I also love that he has shown us that there IS still room for and in this case the necessity for a cinematic experience (and 3D!) on the big silver screen as opposed to just a home theater (or tablet) experience (although I will definitely own the Blu-Ray.) I should also mention that Sandra Bullock did an exceptional job as well given the challenge of being a solo actor for the majority of the film, strapped to a contraption, and surrounded by LED screens… impressive to say the least.
I also appreciate the message that this film brings. Without spoiling the ending, I will simply mention that one of the more poignant statements of this movie makes is how a modern high tech spy satellite being blown up by a missile ends with a scene reminiscent of the beginning of time and our evolution from the ocean to land … another poignant reminder of how fragile things are, even today.
Finally, the biggest lesson this film reinforces is that the role of a filmmaker is not just to understand how to make the best of use of cutting edge technology, to know how to engage it to its extremes, but also to never let it overshadow the story or the emotional experience that ultimately drives a film. In a world that seems to cherish new technology over craft, this is an important reminder of what is truly important. All of those tools are there to make the audience FEEL something and hopefully THINK once they leave the theater (if not during the film.) And that this film did.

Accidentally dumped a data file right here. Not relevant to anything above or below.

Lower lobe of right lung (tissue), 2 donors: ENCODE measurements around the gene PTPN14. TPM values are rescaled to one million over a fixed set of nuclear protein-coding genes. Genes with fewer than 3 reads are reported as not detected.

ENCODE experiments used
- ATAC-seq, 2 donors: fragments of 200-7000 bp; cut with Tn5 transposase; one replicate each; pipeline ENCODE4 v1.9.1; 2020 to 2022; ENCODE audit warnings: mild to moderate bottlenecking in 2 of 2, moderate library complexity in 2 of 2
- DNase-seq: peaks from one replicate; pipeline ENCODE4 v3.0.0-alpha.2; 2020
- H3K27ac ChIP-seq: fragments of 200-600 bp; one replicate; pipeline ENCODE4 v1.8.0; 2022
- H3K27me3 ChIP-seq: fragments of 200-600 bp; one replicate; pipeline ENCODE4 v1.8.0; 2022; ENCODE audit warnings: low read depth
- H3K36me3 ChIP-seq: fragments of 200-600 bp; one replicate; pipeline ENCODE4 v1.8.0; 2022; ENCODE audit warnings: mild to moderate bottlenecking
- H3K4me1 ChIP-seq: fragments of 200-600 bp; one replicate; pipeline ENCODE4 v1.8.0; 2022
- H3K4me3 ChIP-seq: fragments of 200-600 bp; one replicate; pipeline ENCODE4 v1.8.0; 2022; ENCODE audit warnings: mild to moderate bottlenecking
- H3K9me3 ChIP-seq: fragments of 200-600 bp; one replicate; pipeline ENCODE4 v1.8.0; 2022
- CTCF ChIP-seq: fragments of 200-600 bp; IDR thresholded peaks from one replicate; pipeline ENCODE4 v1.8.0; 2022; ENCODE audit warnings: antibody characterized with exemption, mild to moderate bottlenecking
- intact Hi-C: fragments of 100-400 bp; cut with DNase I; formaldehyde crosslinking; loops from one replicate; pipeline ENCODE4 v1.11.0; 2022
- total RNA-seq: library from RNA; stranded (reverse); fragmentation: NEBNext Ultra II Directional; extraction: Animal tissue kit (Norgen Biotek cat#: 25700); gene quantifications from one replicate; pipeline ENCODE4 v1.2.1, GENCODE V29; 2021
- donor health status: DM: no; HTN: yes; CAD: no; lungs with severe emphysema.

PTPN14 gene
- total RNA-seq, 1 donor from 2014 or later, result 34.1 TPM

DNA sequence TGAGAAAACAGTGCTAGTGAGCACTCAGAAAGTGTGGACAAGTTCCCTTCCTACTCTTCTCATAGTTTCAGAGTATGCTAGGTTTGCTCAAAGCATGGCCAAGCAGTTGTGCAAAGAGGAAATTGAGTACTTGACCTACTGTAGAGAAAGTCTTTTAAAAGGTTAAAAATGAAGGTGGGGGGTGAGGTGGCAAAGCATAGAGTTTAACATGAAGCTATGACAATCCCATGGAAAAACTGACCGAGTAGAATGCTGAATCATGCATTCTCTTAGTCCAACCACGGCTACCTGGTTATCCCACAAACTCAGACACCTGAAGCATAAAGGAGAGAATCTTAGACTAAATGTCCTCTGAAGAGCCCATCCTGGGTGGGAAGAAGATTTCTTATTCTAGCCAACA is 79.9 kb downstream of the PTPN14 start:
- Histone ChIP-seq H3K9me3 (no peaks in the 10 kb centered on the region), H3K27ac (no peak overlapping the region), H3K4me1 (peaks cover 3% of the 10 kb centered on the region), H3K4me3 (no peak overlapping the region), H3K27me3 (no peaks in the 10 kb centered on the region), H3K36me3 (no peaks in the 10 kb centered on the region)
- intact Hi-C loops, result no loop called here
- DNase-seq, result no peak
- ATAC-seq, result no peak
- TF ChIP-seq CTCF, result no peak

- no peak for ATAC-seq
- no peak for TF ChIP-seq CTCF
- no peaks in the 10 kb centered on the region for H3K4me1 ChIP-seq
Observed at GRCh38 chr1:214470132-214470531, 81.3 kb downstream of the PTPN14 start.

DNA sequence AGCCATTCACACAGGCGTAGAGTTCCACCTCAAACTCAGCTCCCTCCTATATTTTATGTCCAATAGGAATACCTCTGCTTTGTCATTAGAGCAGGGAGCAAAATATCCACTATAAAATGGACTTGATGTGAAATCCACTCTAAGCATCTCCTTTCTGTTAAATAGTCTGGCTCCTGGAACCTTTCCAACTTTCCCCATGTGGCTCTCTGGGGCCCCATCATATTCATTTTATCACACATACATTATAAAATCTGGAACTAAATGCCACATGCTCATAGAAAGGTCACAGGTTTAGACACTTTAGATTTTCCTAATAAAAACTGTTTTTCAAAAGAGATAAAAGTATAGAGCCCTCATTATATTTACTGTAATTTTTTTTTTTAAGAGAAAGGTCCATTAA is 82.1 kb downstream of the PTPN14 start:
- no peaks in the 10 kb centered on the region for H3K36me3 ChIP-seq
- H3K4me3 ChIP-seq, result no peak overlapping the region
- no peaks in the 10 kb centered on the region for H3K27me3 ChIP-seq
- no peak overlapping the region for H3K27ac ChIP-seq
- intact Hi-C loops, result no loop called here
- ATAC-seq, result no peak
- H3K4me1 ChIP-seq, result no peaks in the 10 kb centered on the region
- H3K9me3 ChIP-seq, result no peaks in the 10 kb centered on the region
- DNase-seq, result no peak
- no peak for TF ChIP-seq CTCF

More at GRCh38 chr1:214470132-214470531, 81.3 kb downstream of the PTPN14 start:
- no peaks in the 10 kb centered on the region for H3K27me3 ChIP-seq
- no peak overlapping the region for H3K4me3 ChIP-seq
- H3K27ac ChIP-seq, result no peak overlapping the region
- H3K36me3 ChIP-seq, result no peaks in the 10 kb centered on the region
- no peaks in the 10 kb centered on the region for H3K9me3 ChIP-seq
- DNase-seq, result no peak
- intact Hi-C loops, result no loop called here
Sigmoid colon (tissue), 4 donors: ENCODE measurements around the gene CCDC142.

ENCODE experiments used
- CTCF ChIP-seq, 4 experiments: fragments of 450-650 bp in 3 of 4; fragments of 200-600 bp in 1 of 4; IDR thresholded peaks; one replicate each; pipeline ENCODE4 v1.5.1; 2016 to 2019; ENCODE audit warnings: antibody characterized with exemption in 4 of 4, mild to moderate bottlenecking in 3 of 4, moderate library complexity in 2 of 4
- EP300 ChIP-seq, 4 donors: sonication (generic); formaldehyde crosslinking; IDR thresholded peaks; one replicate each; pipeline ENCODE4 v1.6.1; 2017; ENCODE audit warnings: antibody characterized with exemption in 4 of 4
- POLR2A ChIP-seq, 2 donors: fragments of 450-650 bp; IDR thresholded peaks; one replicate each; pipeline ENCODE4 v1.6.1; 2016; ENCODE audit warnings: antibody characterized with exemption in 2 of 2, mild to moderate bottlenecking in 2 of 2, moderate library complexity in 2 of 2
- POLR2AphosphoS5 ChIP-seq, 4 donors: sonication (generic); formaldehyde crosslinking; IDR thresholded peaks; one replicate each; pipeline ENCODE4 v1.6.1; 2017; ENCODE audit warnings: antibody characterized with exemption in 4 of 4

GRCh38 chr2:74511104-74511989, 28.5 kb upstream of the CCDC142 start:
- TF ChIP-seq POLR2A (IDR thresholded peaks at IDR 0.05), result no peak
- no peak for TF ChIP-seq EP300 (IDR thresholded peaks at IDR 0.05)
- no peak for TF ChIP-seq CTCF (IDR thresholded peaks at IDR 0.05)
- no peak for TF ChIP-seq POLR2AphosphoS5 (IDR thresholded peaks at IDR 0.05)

Cuarón and every single person on that cast and crew (down to the one person animating the smallest spec of dust being backlight in a scene with Bullock finding refuge in a capsule) effectively took me as close to going to outer space as I will likely ever get.
But let’s not get ahead of ourselves, who knows that the next 40-50 years will bring? At the rate we’re going (the iPhone came out less than 8 years ago – think about it!) …. anything is possible!
If you can’t run to the theater just yet to see Gravity and want to see something amazing by Bot & Dolly with projection mapping, please check this video out and prepare to have your mind blown:
And the making of: